Winnowill’s voice shook a little as she told the elf lord why she had come. Other elves-- Gliders, he’d heard them called-- who were perched in niches around the cave, gave little gasps of shock and anger. But the elf lord, Voll, didn’t just sit and listen. He rose in a swirl of gray robe and floated down from the high throne, ignoring the steps. “Is this true?” He fixed Smelt with an icy stare. Somehow he was much more impressive close up. Those eyes. . .
There didn’t seem any point in answering. But then another stab of pain went through Smelt’s head like a heated dagger. With a groan, Smelt nodded.
Voll’s glance swept around the throne room. “Fetch me the Chosen Eight!” he commanded. And the Gliders’ forms slipped silently from their niches and floated rapidly out. Never had a troll king had his words more swiftly obeyed. Impressed again, Smelt tried not to show it, but stood glaring stonily forward. The stone bands around him were getting uncomfortable.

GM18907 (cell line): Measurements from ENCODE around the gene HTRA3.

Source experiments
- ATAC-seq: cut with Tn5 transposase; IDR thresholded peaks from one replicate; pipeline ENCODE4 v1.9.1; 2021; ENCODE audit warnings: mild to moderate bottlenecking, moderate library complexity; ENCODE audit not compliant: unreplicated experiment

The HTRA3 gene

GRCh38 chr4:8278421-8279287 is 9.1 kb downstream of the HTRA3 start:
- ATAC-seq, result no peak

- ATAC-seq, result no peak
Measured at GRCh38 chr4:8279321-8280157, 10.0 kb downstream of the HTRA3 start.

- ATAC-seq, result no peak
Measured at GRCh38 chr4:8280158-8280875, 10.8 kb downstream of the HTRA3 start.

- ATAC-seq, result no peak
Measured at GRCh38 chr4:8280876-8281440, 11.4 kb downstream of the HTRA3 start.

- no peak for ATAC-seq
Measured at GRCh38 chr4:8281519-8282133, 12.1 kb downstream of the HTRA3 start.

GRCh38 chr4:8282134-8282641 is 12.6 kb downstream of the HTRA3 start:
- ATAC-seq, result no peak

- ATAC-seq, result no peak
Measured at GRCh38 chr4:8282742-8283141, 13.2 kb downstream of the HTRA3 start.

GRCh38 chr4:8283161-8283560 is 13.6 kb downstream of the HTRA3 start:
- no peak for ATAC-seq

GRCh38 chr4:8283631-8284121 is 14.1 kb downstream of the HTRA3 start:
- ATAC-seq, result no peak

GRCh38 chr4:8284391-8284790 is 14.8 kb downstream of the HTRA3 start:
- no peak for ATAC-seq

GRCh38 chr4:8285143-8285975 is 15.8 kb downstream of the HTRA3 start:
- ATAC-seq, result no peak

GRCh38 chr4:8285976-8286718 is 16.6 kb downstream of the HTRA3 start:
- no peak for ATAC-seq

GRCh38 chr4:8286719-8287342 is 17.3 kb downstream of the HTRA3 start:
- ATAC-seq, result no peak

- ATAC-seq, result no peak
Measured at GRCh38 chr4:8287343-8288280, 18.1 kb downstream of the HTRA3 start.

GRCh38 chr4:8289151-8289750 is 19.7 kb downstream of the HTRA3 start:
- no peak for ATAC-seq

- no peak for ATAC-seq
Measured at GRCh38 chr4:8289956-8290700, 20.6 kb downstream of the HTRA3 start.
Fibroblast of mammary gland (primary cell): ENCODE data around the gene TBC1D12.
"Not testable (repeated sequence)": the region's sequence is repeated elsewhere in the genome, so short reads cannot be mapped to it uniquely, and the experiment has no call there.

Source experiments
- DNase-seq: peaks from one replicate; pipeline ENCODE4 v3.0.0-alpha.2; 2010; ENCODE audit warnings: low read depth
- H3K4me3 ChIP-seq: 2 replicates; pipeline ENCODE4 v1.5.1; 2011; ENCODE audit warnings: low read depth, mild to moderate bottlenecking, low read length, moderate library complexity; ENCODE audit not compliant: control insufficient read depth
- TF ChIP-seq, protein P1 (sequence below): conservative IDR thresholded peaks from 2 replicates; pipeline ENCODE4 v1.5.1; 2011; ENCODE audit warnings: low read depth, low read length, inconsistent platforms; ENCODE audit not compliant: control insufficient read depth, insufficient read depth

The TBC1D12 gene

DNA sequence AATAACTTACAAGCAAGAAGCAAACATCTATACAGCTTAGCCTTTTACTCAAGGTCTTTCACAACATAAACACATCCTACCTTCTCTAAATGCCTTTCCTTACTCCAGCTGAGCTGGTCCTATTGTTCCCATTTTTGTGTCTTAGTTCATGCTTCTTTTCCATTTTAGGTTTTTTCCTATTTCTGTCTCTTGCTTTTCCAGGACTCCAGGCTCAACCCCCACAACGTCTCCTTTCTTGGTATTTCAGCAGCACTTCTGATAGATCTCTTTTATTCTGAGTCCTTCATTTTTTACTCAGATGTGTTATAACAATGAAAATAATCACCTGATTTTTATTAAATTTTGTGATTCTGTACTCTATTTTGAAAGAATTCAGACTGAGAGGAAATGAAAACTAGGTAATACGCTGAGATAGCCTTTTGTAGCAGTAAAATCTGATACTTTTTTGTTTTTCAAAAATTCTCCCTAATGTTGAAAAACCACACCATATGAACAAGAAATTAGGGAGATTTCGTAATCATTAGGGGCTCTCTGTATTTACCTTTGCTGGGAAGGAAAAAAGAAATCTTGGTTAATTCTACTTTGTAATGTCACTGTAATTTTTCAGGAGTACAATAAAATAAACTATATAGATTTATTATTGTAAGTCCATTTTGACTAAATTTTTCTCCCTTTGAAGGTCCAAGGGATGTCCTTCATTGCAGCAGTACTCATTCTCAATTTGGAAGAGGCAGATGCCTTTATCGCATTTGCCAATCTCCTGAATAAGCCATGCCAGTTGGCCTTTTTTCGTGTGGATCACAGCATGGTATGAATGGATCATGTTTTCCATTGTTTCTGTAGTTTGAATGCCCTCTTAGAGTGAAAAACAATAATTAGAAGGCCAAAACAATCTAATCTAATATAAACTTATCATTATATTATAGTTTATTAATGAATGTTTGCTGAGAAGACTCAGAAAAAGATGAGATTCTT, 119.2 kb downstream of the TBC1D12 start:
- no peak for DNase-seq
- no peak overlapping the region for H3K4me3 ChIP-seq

The elf lord now laid both hands on Winnowill’s shoulders in the empty room, gazing into her eyes. Were they lovers, or did elves have some way of communicating without speech? Or both?
Possibly both. Smelt had seen Winnowill seem to communicate wordlessly before, with her rockshaper helper, but they had never looked at each other like [i:361d40150e]that.[/i:361d40150e]
A moment later the elf lord confirmed both guesses by whispering to the healer, “You went out alone to find the Palace, for me? Oh, my dear one. . .” And the lady came forward into his arms.
Smelt rolled his eyes. He assumed these elves were talking about their lost home, long held by Guttlekraw far away. It seemed the mere mention of the thing could turn elf brains to mush. Smelt began to slide imperceptibly towards the nearest exit.